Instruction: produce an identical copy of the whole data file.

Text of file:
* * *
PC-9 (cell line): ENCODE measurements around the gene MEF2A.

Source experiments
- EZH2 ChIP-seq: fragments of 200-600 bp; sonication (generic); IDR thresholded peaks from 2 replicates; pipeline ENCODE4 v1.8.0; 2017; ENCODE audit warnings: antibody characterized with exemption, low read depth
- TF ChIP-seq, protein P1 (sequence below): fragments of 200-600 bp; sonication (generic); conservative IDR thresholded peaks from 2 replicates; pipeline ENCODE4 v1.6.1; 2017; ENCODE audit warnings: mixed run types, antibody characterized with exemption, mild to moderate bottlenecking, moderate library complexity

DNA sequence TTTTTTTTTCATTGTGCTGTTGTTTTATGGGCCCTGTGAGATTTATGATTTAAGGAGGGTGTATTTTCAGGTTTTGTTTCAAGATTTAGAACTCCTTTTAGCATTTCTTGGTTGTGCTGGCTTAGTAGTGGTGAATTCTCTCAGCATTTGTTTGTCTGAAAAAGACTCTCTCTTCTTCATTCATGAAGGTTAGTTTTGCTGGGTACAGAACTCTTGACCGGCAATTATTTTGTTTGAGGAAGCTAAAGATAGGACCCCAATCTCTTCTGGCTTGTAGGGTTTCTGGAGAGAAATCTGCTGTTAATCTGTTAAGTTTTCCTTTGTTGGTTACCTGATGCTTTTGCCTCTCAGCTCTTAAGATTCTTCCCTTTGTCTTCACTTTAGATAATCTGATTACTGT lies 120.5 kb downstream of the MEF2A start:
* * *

PC-9 (cell line): ENCODE measurements around the gene MEF2A.

Source experiments
- EZH2 ChIP-seq: fragments of 200-600 bp; sonication (generic); IDR thresholded peaks from 2 replicates; pipeline ENCODE4 v1.8.0; 2017; ENCODE audit warnings: antibody characterized with exemption, low read depth
- TF ChIP-seq, protein P1 (sequence below): fragments of 200-600 bp; sonication (generic); conservative IDR thresholded peaks from 2 replicates; pipeline ENCODE4 v1.6.1; 2017; ENCODE audit warnings: mixed run types, antibody characterized with exemption, mild to moderate bottlenecking, moderate library complexity

DNA sequence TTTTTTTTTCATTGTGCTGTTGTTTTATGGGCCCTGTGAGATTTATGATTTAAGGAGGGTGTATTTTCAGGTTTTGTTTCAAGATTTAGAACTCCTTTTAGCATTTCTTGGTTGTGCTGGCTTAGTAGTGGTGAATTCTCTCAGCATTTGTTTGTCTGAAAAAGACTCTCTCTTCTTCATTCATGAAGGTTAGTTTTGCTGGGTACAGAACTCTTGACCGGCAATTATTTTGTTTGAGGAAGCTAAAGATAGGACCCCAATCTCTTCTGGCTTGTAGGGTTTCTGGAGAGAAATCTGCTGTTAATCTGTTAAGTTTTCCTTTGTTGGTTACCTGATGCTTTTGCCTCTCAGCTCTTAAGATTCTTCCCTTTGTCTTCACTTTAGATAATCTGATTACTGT lies 120.5 kb downstream of the MEF2A start: